Earlier this week I went to see Toy Story 3, the latest Pixar offering. Already a critical success, the film will no doubt become a commercial success too. So, I’m not going to go on about the film, which I thoroughly enjoyed because you’ve no doubt heard it all before (yes, take a box of tissues with you)
The film is also offered in 3D – again, this is nothing new. If you’re like me, you’ll instantly understand how 3D works better with animation. Sorry, Avatar purists, but I’m right. In fast sequences the image doesn’t break up, or blur. 3D animation will always trump 3D live action.
For me, seeing Toy Story 3 has one big selling point; the introduction of Dolby Surround 7.1 which brings 2 extra audio channels into the cinema. When it comes to audio in film, trust me –more is definitely more.
From the moment the CGI 7.1 sting was played on the cinema screen, I knew I was in for something special, and right now, unique. – But let us take a step backwards.
It’s easy for the average cinemagoer to forget about the sound in a film. It’s probably one of the elements that we take for granted. It’s often that I’ll come out of a cinema and over hear people talking about the grand special effects, or the leading actor and sometimes the director. But I have never heard anyone talk about the sound. Why is this? I think the reason for this is simple: if you’re totally engrossed in the film, you don’t really notice it. For a while now 5.1 or 6.1 channels (if you’re lucky) have been enough – you hear the action from the side, from the back from the front – In horror movies, it’s usually the sound that has you jumping out of your seat. Remember Cloverfield? The film split audiences – some people thought it was a masterpiece – some people wanted to see more. I can tell you now, I came out and said “Everyone needs to see this film in the cinema, because it was the sound that made it” – and what friends of mine have told me, who didn’t see Cloverfield in a cinema, was that they didn’t like it. That’s how important sound is. It enhances the film and in some cases turns a good film, great. This is why it’s important for film lovers to have the best audio experience when watching a film.
7.1 is upping the ante.
It gives you a feeling that the film is not only around you, but penetrating you. As an audience member, you’re no longer an outsider looking in, but it allows you to have a stronger emotional attachment to the film; When Woody and Buzz were in Peril, I was in peril. When characters are being chased, I was being chased.
What Dolby 7.1 Surround does is add an additional 2 rear channels into the mix, encapsulating the audience into the film, creating a bubble in which, for the duration of the film you can go anywhere the director intends.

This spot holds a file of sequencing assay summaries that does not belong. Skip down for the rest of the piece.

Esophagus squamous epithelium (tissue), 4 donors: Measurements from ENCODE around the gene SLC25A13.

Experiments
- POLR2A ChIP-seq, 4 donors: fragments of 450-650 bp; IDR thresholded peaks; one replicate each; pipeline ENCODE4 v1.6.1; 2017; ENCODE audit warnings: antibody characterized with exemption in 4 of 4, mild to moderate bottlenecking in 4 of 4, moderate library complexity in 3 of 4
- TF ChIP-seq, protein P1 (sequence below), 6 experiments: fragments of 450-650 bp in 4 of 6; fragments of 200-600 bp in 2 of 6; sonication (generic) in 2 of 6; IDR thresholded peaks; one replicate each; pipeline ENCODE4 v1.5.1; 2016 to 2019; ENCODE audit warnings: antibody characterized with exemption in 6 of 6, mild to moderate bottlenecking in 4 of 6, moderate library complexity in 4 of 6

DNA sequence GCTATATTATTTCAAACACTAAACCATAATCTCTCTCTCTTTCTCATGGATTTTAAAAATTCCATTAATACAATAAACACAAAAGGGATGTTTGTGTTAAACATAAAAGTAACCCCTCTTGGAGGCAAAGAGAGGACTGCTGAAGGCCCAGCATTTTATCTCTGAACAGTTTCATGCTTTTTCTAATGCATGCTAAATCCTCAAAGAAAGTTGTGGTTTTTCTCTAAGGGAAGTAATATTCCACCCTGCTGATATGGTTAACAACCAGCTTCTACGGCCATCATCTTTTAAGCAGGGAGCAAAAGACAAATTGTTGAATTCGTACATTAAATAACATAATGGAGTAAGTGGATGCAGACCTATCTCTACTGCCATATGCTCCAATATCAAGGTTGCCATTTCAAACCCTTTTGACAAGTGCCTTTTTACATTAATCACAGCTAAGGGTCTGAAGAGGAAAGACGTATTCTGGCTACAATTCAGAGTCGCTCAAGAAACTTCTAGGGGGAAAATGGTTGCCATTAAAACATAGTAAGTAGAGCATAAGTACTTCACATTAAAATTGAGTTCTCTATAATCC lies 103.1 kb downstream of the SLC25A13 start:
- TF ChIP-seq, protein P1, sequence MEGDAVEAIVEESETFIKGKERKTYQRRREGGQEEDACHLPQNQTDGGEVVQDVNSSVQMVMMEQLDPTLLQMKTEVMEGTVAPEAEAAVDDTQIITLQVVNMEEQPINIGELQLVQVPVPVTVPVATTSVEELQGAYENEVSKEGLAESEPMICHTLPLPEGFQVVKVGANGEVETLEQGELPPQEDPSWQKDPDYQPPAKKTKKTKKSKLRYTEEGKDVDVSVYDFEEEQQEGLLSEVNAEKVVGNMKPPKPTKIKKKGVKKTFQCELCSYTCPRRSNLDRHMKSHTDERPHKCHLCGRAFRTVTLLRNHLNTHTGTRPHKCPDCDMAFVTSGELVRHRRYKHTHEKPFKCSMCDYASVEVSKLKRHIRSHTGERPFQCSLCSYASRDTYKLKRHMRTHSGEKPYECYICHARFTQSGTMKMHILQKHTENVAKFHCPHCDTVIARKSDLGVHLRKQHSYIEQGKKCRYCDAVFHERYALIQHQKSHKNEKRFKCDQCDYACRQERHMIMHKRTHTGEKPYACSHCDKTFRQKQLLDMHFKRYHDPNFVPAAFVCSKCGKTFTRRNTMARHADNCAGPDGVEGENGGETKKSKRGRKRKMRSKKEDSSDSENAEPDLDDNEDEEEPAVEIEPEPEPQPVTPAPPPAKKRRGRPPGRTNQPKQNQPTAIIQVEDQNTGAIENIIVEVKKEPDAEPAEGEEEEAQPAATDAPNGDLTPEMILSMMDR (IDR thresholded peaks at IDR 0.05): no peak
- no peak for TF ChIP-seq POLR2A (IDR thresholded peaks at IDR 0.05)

5.1 has 6 channels: Centre, left, right, rear left, rear right and the Subwoofer. But there was nothing coming from behind, the film was essentially coming from 3 sides of a square, cinemas may have speakers at the back though, but the audio isn’t specific.
The great thing about having specific channels of sound coming from each of the four walls of our hypothetical square means that something can be thrown from a point behind you and land in front and you can be completely sold that it’s totally real because it doesn’t feel like an emulation. It feels real.
Unfortunately, a lot of cinemas are yet to install 7.1, but here is the good news – it’s not expensive – most cinemas have rear speakers, so a few extra wires and some fancy new hardware and those rear speakers could be blasting specific sounds, literally turning the film up to 11.
It’ll make 3D films, truly three dimensional.
You can search for cinemas that currently have Dolby 7.1 Surround installed here
If your local cinema isn’t listed – ask them why? And if they say it’s because it’s too expensive to install, tell them to get their facts straight – and also tell them this:
With Blu-ray, 1080p HD screens and 5.1 home audio becoming more and more available, coupled with the fact that films are being released for home entertainment 3-5 months after their release. Why should people pay for overpriced drinks and popcorn, when the cinema isn’t offering anything extra that isn’t available at home?
And, the next time you’re watching a movie – listen carefully – because it might be right behind you.